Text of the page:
The Art of Suffering

The Art of Suffering

You may have noticed that our world is filled with suffering.

The Buddha noticed this, too. His first teaching was that suffering exists. While it’s easy to see suffering ‘out there,’ the Buddha challenged us to see suffering ‘in here’ and know that each of us is a real mess; our minds are neighborhoods best not entered alone.

This week’s Dharma talk suggests a three-step plan for coping with suffering so that, rather than being oppressed by life’s inevitable hardships, we use them to fuel our transformation:

Naming: The first step is to know that we’re suffering (which is often not obvious.) We look to our bodies and name the physical sensations (tightness in the shoulders, twisting gut) rather than rely on the mind’s labels (anger, frustration.) The mind habitually blames something ‘outside,’ while the body reports the truth of the present moment.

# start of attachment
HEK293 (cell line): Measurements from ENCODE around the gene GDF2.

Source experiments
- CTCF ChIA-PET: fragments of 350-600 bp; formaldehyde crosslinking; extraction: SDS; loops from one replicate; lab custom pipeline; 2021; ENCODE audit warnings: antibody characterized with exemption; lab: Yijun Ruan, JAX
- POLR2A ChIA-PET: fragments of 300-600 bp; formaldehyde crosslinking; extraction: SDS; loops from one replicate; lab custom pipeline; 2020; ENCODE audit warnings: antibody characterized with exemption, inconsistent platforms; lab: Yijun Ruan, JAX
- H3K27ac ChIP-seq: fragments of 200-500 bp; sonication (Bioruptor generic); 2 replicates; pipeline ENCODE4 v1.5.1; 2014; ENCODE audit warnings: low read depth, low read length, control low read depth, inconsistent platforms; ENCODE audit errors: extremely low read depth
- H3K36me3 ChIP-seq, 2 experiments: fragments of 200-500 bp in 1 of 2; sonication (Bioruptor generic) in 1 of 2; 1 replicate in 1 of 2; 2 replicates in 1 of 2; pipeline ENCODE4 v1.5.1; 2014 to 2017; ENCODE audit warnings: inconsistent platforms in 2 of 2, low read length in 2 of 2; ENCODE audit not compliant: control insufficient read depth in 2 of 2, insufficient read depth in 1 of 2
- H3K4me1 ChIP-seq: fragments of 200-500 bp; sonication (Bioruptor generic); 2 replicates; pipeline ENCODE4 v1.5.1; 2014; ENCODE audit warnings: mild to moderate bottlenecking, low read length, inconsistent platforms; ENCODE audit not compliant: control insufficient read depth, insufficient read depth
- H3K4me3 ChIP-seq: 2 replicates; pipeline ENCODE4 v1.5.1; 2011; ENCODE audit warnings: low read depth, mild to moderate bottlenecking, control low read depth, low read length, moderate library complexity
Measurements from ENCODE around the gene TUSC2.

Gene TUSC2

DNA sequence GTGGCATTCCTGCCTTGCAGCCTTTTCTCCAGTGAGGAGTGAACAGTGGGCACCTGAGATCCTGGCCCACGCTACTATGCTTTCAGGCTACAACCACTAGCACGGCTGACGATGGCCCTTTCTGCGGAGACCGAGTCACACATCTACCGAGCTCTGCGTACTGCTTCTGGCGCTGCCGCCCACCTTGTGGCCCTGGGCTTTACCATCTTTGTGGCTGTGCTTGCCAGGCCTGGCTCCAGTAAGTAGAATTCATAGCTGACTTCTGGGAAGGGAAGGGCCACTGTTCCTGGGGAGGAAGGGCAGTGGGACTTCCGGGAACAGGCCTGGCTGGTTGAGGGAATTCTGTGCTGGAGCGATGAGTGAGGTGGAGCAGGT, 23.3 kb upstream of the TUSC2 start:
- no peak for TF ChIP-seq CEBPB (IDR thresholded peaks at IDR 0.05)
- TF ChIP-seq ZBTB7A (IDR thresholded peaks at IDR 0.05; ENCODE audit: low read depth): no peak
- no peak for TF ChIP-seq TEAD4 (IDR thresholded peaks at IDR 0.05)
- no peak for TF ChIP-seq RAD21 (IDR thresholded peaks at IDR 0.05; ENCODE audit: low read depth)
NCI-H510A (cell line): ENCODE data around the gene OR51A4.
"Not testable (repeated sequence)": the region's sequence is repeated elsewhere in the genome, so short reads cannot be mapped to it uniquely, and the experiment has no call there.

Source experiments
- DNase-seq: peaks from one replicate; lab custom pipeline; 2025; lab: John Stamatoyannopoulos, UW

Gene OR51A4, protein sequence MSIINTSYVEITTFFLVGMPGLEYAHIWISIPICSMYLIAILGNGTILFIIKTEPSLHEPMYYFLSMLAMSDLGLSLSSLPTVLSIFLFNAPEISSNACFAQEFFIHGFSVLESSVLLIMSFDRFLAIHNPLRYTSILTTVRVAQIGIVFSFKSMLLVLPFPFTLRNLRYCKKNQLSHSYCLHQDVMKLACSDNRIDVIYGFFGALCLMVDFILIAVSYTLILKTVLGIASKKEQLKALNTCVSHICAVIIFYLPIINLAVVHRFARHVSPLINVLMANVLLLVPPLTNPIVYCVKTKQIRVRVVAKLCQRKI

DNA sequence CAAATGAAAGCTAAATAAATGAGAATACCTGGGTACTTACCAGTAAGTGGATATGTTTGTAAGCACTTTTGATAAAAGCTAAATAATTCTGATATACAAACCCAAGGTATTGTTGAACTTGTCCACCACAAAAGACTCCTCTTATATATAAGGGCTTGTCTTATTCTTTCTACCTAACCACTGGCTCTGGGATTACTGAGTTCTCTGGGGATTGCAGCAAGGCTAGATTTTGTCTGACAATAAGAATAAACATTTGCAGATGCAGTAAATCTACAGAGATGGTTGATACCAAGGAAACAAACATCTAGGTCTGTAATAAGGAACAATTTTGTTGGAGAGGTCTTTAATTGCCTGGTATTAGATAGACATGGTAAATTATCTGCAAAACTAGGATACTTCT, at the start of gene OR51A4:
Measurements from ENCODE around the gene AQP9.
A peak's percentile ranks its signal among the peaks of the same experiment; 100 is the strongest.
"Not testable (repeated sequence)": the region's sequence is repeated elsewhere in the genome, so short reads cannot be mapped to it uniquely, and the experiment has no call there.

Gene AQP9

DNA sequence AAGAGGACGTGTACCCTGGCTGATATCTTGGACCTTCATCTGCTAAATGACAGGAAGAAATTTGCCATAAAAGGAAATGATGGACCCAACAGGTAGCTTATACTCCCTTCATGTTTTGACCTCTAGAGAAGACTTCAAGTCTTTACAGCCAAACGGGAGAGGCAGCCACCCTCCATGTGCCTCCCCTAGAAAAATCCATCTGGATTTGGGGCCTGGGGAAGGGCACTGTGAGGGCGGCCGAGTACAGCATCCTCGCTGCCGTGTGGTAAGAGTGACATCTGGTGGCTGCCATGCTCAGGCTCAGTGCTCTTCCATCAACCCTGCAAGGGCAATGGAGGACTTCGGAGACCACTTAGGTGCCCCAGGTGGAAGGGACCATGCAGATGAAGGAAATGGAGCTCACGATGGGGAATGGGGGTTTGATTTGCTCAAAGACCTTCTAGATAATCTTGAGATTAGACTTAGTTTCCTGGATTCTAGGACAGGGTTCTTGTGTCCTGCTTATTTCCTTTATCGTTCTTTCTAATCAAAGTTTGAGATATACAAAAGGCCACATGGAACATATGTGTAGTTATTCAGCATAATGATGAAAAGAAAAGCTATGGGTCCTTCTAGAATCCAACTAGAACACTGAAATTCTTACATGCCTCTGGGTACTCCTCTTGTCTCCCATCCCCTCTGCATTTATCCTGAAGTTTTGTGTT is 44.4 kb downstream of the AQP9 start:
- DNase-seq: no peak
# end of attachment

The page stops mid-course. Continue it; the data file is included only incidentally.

Allowing: Once we recognize what’s happening, we allow our suffering to be there. This feels counterintuitive because our ego structure marshals a host of habitual coping mechanisms to hide internal suffering from ourselves and others. Allowing has two aspects: Not indulging our coping mechanisms, and turning towards suffering with curiosity and patience.

Embracing: Allowing, by itself, isn’t enough. We must invite loving kindness to hold our suffering in it’s gentle, non-judgmental arms. This loving response to suffering is awakening itself.

As poet John O’Donohue wrote: The most powerful way to change your life is to change your mind. For those who follow the Zen path, we transform our suffering minds by naming, allowing, and embracing.

Enjoy the Dharma talk! You may listen to it on our Podcast page by clicking HERE.

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